Hi-Ho Mistahey!

Hi-Ho Mistahey!

                                    Hi-Ho Mistahey!
| 1 h 39 min
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In this feature-length documentary, Alanis Obomsawin tells the story of Shannen’s Dream, a national campaign to provide equitable access to education in safe and suitable schools for First Nations children. Strong participation in this initiative eventually brings Shannen's Dream all the way to the United Nations in Geneva.

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  • director
    Alanis Obomsawin
  • writer
    Alanis Obomsawin
  • editor
    Alison Burns
  • director of photography
    René Sioui Labelle
  • sound recordist
    Glenn Hodgins
  • animation
    David Barlow-Krelina
  • original music
    Alain Auger
  • narration
    Alanis Obomsawin
  • sound editor
    Don Ayer
  • mix
    Jean Paul Vialard
  • foley
    Stéphane Cadotte
  • research
    Alanis Obomsawin
    Katherine Kasirer
  • producer
    Alanis Obomsawin
  • executive producer
    Ravida Din
    Annette Clarke

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  • paulreeve

    From near Oshweekin, in ont. forn near the researve. going to finish my masters for nursing and F.N. studies. I honestly wish I was teaching and working on equality. and know what its like to take a stand.

    paulreeve, 25 Nov 2015
  • babarkhouse

    The thing I liked the most about this film is that it is made by a member of the community that it is about, which gives it a very honest and relatable feel. The story is of Shannen's Dream of a school in her community. Also the power of children speaking common sense to politicians is always amazing.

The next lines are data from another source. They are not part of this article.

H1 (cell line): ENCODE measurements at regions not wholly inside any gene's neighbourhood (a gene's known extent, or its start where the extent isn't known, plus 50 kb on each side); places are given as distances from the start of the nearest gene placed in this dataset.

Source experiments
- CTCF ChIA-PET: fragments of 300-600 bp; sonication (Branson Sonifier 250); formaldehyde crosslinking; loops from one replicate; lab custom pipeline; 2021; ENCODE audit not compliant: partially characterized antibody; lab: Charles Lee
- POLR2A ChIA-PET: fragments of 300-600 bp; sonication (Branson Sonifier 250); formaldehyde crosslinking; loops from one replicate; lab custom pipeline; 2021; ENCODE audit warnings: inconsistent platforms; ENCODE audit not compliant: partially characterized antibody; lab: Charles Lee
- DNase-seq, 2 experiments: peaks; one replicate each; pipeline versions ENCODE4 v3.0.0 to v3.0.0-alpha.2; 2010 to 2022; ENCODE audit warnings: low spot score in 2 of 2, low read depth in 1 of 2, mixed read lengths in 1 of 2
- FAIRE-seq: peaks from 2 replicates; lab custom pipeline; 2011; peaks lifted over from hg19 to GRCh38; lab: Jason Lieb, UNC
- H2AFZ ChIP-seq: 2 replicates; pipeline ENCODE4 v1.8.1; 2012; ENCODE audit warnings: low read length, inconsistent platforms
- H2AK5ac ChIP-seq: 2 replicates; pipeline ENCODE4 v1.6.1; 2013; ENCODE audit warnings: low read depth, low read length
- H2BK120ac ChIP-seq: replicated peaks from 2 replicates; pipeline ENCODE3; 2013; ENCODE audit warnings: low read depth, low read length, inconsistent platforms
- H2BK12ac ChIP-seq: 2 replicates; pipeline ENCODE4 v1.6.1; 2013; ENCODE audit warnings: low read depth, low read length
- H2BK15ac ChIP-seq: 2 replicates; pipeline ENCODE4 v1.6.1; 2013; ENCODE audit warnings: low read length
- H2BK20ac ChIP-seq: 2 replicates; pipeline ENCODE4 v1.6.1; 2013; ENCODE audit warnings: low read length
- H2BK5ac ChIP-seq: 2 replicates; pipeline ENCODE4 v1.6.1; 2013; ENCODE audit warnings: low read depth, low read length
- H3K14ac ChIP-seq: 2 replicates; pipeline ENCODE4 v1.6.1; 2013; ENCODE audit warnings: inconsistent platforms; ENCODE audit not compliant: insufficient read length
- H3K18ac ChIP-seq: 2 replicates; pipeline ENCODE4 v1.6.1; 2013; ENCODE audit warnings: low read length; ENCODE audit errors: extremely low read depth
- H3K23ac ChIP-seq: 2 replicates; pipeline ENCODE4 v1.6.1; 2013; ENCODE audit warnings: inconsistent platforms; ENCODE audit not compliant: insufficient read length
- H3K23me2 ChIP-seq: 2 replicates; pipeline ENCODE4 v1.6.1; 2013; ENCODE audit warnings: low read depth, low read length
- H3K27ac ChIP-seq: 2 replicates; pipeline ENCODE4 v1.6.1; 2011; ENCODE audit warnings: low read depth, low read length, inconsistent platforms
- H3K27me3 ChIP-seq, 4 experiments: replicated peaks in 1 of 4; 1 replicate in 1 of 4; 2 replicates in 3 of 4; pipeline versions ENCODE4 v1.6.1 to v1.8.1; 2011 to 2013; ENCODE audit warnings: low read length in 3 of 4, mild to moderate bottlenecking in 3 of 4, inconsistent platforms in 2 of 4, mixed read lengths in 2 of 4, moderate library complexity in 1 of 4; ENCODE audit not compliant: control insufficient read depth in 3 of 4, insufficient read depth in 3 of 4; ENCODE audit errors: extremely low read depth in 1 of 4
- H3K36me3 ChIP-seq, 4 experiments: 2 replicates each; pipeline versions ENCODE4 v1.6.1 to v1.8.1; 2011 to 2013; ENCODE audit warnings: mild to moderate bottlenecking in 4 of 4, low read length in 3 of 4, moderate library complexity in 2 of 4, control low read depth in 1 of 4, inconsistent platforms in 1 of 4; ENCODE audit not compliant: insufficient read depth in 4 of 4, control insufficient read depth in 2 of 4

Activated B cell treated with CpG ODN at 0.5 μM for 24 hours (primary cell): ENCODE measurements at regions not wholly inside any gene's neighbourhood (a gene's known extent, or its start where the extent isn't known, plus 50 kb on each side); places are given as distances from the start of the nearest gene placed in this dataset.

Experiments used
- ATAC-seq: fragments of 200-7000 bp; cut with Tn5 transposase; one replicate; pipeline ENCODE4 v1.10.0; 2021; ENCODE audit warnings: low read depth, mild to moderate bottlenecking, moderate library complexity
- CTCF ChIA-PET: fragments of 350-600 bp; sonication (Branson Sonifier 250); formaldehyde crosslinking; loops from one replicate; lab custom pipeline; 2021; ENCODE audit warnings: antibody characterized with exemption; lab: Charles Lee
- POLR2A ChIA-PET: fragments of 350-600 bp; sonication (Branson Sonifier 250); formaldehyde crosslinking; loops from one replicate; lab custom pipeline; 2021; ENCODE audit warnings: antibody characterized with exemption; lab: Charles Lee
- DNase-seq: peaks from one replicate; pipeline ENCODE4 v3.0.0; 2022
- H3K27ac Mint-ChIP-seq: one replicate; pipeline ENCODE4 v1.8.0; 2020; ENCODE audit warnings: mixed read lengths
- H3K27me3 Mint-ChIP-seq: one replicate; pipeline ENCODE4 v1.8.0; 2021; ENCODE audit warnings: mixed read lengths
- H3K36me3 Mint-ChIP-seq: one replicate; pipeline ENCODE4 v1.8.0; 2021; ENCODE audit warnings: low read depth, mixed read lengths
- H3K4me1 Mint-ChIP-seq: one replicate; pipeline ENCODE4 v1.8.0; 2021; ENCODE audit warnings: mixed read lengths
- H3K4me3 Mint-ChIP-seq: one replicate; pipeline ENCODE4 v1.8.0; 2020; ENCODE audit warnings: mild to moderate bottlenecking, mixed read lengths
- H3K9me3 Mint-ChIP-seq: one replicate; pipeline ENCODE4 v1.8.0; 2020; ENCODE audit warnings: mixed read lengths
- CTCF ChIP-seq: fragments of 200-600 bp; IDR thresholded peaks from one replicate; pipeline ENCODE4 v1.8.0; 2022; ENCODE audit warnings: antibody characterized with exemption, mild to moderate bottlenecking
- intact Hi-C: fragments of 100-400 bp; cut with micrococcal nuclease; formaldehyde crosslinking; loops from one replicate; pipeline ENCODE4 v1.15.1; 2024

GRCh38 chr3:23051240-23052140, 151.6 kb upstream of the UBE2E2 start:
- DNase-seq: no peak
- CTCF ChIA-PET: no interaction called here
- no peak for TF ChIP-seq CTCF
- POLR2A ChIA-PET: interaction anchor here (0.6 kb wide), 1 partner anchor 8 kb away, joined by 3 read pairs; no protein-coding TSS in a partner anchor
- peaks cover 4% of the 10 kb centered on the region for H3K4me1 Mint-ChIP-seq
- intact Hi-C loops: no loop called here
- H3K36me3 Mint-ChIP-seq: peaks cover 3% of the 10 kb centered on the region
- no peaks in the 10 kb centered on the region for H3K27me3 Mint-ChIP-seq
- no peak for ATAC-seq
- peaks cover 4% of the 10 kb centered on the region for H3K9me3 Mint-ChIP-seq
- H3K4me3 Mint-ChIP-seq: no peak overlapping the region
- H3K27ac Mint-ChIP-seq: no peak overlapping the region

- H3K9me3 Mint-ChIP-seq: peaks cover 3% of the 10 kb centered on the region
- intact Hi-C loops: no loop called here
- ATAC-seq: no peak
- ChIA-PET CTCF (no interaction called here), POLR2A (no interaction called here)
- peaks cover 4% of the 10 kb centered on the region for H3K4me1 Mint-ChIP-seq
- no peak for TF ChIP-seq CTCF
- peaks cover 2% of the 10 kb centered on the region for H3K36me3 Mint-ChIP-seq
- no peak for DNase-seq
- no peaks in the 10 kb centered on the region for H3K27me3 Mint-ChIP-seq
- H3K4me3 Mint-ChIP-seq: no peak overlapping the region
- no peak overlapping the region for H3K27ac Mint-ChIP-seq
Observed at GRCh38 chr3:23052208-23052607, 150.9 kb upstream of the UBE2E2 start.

babarkhouse, 21 Feb 2014
  • ChrisCarruthersAcadiaEd

    I believe that this film deserves to be taught at any level in the Social Studies, as it promotes engaged citizenship, one of the defining features of the discipline. It is an easy fit into the curriculum at any level and would be a good way to engage youth, by seeing themselves represented as instigators of change in the world. I would consider using this film as a unit opener, to get students thinking about the concept of rights and how the idea of rights can differ depending on where you live or the colour of your skin.

    ChrisCarruthersAcadiaEd, 21 Feb 2014
  • DanJJ

    This film made with great passion and humility leads people everywhere to continually raise the questions whose answers lead us to doing what is right to have a just, safe human community. The voices of children are powerful, cutting through darkness of ignorance to show us ones again the light of what is good, true and right. Thank you, Shannen.

    DanJJ, 17 Feb 2014
  • AJRCrosbie

    Inspiring film! On one hand I'm inspired by how any Canadian can effect change within our communities; on the other hand I'm shocked that this isn't an isolated case and the UN had to get involved. Canada, the country that we all love, certainly has some work to do in order to live up to its image.

    AJRCrosbie, 16 Feb 2014